We’re living through hard times, but they are hard times with an important basic amenity: strong, tasty beer and ale, brewed by independent craft brewers.
When did it all start? Historians are in disagreement. In 1976, the low point, there were only 50 breweries left in the entire nation, all of them brewing yellow soda pop. That was when Jack McAuliffe, one of our heroes, founded New Albion Brewing in Sonoma County, California, and kept it going for six years.
And though he didn’t make it, he inspired many others to try their luck. The first brewpub, a brewery that served beer and food, was the Yakima Brewing and Malting Company, founded in 1982, in Yakima, Washington.
By 1996, 20 years after the founding of New Albion, there were a thousand breweries in the U.S., and craft breweries had one percent of the market. Now there are around five thousand, with 11% of the market.
We only realized how important they are when we found out we’re losing them.
There is no legal definition of a craft brewery, but we all know who they are. Or do we? The Brewers Association defines it as a brewery that produces less than 6 million barrels of beer and is less than 25 percent owned or controlled by a larger brewer.
What concerns us is that we’re losing so much and no one seems to care. Take, for example, one of the great brewing nations, the Czech Republic. It’s not a big secret why they are what they are. The weather and soil are ideal for growing hops, and they’ve been brewing for at least 13 centuries. It took time -- for the first 400 years, they were home brewers. The first brewery was built in 1188, and the oldest existing brewery, the U Fleku microbrewery in Prague, was founded in 1499.
And now, after only 40 years, the U.S. has huge variety, a superbly tasty product, and a craft beer culture worthy of a European country -- a national treasure, a beer-drinking golden age, and we’re losing it. But we don’t have to, at least not in North Dakota.
AB InBev and Molson Coors—which together control 81% of the U.S. market —have announced craft beer deals as they aim to gain greater exposure to a consumer-led movement away from mass-produced beers, in favor of locally produced ales.
These brands, some of them once independent, are now just subsidiaries of AB InBev or Molson Coors or Heineken, which do not disclose their true ownership.
They choose a craft brewery with a strong market share in a major city and give it national distribution.
When the three monstrous multinational corporations buy a craft brewer, they know that part of craft beer culture is local and regional pride. They will not put their name anywhere on the bottle.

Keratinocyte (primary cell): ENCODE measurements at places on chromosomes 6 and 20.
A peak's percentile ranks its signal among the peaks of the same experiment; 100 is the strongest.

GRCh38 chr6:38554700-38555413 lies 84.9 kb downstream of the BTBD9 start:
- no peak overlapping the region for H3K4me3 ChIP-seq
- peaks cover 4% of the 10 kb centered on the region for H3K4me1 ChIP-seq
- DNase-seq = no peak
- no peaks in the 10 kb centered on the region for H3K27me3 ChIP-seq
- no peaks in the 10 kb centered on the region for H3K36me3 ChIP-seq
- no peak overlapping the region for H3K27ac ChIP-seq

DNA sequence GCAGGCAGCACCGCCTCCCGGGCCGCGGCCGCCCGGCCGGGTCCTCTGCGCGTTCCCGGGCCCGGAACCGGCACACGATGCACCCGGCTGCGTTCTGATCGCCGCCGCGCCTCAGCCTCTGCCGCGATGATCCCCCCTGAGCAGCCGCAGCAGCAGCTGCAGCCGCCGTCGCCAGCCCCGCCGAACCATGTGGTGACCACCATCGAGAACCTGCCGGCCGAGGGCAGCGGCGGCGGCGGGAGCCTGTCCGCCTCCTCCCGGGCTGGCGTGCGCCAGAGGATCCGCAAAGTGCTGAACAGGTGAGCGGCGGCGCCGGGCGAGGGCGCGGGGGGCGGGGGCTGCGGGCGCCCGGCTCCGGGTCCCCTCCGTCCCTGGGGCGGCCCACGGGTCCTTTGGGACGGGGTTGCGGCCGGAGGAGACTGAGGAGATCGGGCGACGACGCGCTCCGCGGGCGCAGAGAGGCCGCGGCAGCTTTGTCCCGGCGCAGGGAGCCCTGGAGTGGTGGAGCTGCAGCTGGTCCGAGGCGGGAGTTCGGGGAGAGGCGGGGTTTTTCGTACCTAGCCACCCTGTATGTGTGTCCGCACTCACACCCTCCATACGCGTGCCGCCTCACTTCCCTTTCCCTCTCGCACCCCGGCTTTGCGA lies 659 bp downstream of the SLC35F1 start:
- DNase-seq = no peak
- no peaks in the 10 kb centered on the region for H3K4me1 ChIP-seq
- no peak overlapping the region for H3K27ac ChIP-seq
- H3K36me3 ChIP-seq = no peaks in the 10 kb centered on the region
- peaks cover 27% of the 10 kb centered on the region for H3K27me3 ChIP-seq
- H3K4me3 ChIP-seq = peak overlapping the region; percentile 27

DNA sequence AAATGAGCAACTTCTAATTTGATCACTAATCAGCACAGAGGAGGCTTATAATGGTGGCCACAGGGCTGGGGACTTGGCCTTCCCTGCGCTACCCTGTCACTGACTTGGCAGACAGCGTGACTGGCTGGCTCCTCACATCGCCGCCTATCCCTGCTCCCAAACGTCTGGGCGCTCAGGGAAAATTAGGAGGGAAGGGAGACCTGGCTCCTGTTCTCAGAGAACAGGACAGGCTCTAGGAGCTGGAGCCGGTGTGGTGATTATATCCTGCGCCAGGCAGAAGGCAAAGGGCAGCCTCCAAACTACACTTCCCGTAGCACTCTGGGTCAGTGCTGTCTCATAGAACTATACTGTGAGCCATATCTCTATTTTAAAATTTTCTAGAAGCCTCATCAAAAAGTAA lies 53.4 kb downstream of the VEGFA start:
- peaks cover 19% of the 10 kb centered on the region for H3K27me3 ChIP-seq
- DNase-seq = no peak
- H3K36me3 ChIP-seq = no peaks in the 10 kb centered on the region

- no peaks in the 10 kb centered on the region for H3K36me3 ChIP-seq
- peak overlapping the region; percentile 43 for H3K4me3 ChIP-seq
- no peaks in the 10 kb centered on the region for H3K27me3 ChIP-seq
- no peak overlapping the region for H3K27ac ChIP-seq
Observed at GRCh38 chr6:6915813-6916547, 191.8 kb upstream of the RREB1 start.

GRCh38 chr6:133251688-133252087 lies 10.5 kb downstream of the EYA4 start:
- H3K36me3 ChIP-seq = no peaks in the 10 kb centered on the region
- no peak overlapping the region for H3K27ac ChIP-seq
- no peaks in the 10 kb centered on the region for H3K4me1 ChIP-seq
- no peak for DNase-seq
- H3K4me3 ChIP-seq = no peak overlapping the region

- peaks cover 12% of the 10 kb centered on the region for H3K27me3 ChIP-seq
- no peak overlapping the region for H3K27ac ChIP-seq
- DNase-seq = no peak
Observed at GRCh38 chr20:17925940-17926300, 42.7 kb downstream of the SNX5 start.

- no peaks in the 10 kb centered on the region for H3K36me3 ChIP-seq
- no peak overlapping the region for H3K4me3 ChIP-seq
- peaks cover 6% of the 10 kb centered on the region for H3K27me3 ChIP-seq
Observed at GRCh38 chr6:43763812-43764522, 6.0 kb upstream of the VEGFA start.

What they will do is sell their craft beer for less than a real craft brewery needs to break even, and push the little guys out of draft lines.
And that’s just the first step. The actions of multinational corporations are predictable. The independents will lose shelf space at retail, be excluded from distributors, and finally lose access to the best ingredients.
We’ll pay more for independently brewed, even if it costs more, and we bet a lot of other people will too. We support a law requiring the true ownership to be on the label or can, in print big enough to be read without a magnifying glass.
We can’t of course pass such a law by ourselves. We invite you who can -- Al Carlson and Doug Burgum -- to have a few and see if you don’t agree that we have something worth saving.
There are lots of independent craft breweries in North Dakota, but it’s easy to choose one. They’re all good. You, Al and Doug, won’t have far to go. There’s one in Bismarck, Laughing Sun. Go on down there and have a few. See what we mean? We do have something worth saving. Now have a few more and don’t worry about getting to work on time tomorrow.
That law would be a good first step. After that, there need to be laws and regulations governing promotion, equal visibility and shelf space for small competitors, and marketing support, all of this to protect small independent brewers.
Lots of industries have entered this stage: get big or get out. But it is unfair if only
Two or three companies are bidding.
And AB InBev, Molson Coors, and Heineken should not even be able to buy craft brewers if the antitrust laws are properly applied.
Craft breweries are buying one another, fair enough. But Molson Coors, AB InBev, and Heineken, if left to their own devices, will cherry-pick the financially strongest, the most creative.
The probable winners: the duopoly, the big two.
Certain losers: beer drinkers, brewery employees, and the U.S., since the result in the long term will be mediocrity, almost the same fizzy colored water we started with 40 years ago, before Jack McAuliffe got started in Sonoma.
by Sabrina Hornung
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